The book is a bit of a fantasy/fairy tale, set in Victorian London centred around a circus - Le Cirque des Rêves (the Circus of Dreams). In the novel, the circus “appears without warning and leaves without notice”, only operating between sundown and sunrise. It centres around a few of the lives of both patrons and circus members, but in particular two young magicians, Celia Bowen and Marco Alistair, who discover that their performances matter just as much outside of circus hours as they do inside of them, questioning the future of the circus’s operation.


Title: Freedom Swimmer

Rating: 4/5 sweet potatoes

Publisher: Allen&Unwin


This book is amazing. I’ve been a fan of Historical Fiction for a while and never have I ever picked up a book that centres around China. I love how the author chooses to revolve the story around two boys. Li and Ming are the ideal duo to tell the tale of China’s ‘Great Leap Forward’. Their perspectives are so refreshing. The stories they tell are brutally honest and raw and it’s made me appreciate China and its culture even more.

Just like any other Historical Fiction, there are a bunch of references in the book and (I might be a tad bit bias here) but it feels great to read and actually understand the language that’s used in the book. In this case, the author includes Chinese characters and 'pinyins’ in the story to allow the readers to explore the minds of a true Chinese teen. This way, the readers not only learn as they read through the book, they get to understand the struggles that Ming and Li had to overcome and their journey as they advance from their lives on the fields to liberating freedom.

Ming and Li’s unlikely friendship is probably my favorite thing about this book. Literally nothing separates these two. Even in times where people are not to be trusted, no matter what, these two are always there for each other. It’s such a delight to watch these boys grow up together to become independent men despite being surrounded with danger and evil.

The ending tore my heart in two, but honestly it couldn’t have ended any better. Unlike most Historical Fiction novels, this one was light yet poignant. An intricate tale, but simple to follow through. Chim’s writing is mesmerising. The book is very small, but the author is able to construct a detailed, fictional piece of ancient history in about 200+ pages. Absolute brilliance.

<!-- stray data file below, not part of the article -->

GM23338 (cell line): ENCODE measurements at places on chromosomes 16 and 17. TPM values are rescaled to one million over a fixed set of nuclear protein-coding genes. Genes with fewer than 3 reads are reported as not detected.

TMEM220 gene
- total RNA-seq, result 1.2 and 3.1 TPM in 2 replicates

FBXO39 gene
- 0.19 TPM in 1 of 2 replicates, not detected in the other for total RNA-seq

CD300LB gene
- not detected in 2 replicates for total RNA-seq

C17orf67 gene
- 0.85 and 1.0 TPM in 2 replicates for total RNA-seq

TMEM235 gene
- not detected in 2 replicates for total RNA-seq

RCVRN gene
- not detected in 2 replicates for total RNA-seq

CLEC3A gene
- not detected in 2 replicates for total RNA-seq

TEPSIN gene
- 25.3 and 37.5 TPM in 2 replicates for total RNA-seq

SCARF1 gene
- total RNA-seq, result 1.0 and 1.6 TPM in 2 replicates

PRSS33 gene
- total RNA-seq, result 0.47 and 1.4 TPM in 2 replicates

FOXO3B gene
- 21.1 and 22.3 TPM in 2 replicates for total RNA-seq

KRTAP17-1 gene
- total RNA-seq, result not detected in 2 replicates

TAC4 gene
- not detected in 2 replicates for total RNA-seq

Though it might be pretty short, I do find the book to be a bit passive at times. I would’ve finished this book in two sittings but it took me more than that because I had to put it down due to the lack of dynamics. But even so, the book was indeed truly enjoyable.

After reading this book, I now have this urge to pick up anything this author writes. Her writing is gets me so hooked! I’m in dire need of another Wai Chim original.

With that being said, do pick up this book! You don’t even have to be a fan of Historical Fiction. If you like coming of age stories, this book is it!

A huge thank you to Allen & Unwin for sending this book over in exchange for an honest review!

The Hidden Life of trees: What they Feel, How they Communicate

While I have long loved forests in all their forms, I had never understood them as deep a way until this book enriched me, giving me as close to an inside perspective on what life as a tree might be like as I’m likely to get. Written by a forester with over 30 years experience managing a communal forest in Germany, the first thing it taught me to do was to slow down my perspective on time, and perceive what life lived at a very different rhythm and in vastly varying constraints must be like. Unlike the events of deep geological time, trees still change on a human scale while remaining able to live for several millennia. The tree your grandfather planted remains but a youngster.